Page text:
JEF Sunday School Lesson #1 (More Background)

The Old Testament

What is the Old Testament?

The version of the Old Testament used by Protestants and Jews today contains thirty-nine books. (Catholic Bibles include nine more books and two additions to Daniel and one to Esther. At least some of these nine books were used as scripture by Saints of the first century AD.) For various reasons, Latter-day Saints use the same version as do the Protestants.

The major difference between the Protestant and Jewish Bibles is that the order of the books in each is different. The Protestants arrange the books chronologically, and the Jews arrange them according to the scriptural authority they give the books. (The New Testament is arranged, not chronologically, but according to type: Gospels, history of the early Church, then letters. The Book of Mormon and Doctrine and Covenants are arranged more-or-less chronologically.)

As you can see in Mike Parker’s chart of the Old Testament, Jews divide the Old Testament into three parts, each part less authoritative than the last, though all three parts are authoritative: the Law (or “Instruction,â€? namely the instruction a parent gives to a child), the Prophets, and the Writings. Scriptures such as Acts 28:23 reflect this arrangement. For other scriptures that also reflect it, see Zechariah 7:12; Matthew 5:17, 7:12, and 22:40; Luke 16:16, and 24:44; John 1:45; Acts 13:15 and 24:14; Romans 3:21; 3 Nephi 12:17, 14:12, and 15:10; and D&C 59:22.

The Law is the first five books, also called “the books of Moses� (Genesis, Exodus, Leviticus, Numbers, and Deuteronomy). The Prophets are Joshua, Judges, 1 and 2 Samuel, 1 and 2 Kings, Isaiah, Jeremiah, Ezekiel, and “The Twelve Prophets� (Hosea, Joel, Amos, Obadiah, Jonah, Micah, Nahum, Habakkuk, Zephaniah, Haggai, Zechariah, and Malachi). The Writings are Psalms, Proverbs, and Job (the “Greater Writings�) and Song of Songs, Ruth, Lamentations, Ecclesiastes, and Esther (the “Five Scrolls�), and Ezra, Nehemiah, and 1 and 2 Chronicles (historical books which go by a variety of names).

Why is it called the Old Testament?

The New Testament Church sometimes spoke of a new covenant and an old covenant. (See, for example, 2 Corinthians 3:14, where the Greek word for “covenant” is translated “testament,” and Hebrews 8:7). This is a way of distinguishing the covenant between the Church and God before Christ’s coming from the covenant between the Church and God after Christ’s coming —but that distinction isn’t the same as the distinction between the Old and New Testaments. In the New Testament Church, what we call the Old Testament was simply called “the Scripturesâ€? or “the Law and the Prophets.â€? They had various books that eventually came to be our New Testament, but not a collection by that name, and not every branch of the early Church had the same books.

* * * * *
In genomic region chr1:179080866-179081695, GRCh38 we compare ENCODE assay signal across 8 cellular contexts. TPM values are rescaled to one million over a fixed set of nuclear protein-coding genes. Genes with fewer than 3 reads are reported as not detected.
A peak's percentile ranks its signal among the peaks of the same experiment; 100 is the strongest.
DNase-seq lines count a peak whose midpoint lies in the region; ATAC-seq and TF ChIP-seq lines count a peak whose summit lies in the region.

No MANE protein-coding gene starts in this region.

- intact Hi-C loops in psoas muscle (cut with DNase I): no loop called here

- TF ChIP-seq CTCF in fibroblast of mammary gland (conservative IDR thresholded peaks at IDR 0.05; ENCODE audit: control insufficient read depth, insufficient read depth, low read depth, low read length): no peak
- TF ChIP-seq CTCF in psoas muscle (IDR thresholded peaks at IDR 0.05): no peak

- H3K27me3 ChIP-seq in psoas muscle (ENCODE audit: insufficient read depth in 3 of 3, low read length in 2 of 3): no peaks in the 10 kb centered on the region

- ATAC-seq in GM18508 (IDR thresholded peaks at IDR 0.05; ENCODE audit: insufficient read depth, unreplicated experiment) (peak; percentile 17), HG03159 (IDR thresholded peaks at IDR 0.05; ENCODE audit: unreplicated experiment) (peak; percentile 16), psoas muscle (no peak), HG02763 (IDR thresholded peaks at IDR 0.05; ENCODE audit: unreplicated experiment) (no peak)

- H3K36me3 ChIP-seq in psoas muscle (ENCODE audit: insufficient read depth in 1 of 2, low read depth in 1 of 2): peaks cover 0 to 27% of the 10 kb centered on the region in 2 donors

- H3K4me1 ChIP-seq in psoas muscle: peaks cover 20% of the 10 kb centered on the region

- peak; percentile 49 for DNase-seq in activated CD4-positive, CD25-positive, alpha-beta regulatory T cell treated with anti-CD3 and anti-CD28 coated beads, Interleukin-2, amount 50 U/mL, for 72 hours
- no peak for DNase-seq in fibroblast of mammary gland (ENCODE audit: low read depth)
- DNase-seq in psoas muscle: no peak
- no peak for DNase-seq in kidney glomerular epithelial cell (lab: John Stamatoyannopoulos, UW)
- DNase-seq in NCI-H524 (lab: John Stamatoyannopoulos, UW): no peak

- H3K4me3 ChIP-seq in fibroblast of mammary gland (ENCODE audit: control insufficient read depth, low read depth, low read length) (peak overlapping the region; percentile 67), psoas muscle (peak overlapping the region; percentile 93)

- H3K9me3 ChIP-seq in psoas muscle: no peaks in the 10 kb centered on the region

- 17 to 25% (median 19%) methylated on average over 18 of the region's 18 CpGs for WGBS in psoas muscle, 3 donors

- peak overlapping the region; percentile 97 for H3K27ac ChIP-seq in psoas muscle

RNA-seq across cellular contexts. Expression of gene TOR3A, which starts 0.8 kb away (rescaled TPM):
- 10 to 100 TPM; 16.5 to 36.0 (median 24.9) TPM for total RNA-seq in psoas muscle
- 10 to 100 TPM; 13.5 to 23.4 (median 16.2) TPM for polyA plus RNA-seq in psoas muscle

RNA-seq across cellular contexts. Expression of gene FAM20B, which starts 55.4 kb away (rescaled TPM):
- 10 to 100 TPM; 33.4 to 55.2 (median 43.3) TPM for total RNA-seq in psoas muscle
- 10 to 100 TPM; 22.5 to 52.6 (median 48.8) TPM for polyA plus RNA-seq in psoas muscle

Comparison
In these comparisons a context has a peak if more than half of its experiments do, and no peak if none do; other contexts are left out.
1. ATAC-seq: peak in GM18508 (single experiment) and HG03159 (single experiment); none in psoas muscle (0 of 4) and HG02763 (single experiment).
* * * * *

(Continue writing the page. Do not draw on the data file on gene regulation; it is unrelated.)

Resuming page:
The name “Old Testament” isn’t used until the second and third centuries AD, when early Christians were deciding which of books are canonical and which are not. That is when the collection to which we refer as the “New Testament” was put together. The word “testament” is related to the word “testimony.” Thus, the Old Testament is “the older testimonyâ€? of Christ and the New Testament is “the newer testimony.â€? This is the same use of the word in the subtitle of the Book of Mormon: “Another Testament of Jesus Christ.â€?

How can the Old Testament help to us today?

Here are some question to help you think about that broader question:

What did the New Testament writers mean by “the old covenant�? What did they mean by “the new covenant�? How do those differ? How are they the same?

On the old covenant, see Exodus 19-24, especially 19:5-6, 23:20-33, and 24:7-8. On the new covenant, see Jeremiah 31:31-34 (Hebrews 8:8-13) and 1 Corinthians 11:24-26 (Luke 22:19-20), 2 Corinthians 3:6, and Hebrews 9:1-15.

How does the Old Testament testify of Christ (cf. Jacob 7:10-11)? Why might someone be unable to see that testimony in the Old Testament?

2 comments for “JEF Sunday School Lesson #1 (More Background)

  1. Paul H
    January 3, 2006 at 11:22 am

    Wondering if you have any take on Old Testament authorship and whether it is a worthwhile discussion in Sunday School.

  2. Jim F.
    January 3, 2006 at 1:11 pm

    Paul H: I don’t have a particular take, mostly because I don’t think I know enough to have one, though I lean in the direction of thinking that Moses may well have written a good deal of what he did based on existing records, much like Moroni, so the Y-J-P thesis may have some truth to it. I also think it is likely that major changes were made to the records at the time of Ezra.

    Is it worth discussing in Sunday School? That’s a difficult question. I can see some reason for perhaps saying something about it to help the class understand better what we have and don’t have, but I don’t think it would be an important part of a Sunday School discussion except to the degree that it helps the class read more comfortably and to have more confidence. Of course, a lot depends on the people in the class.

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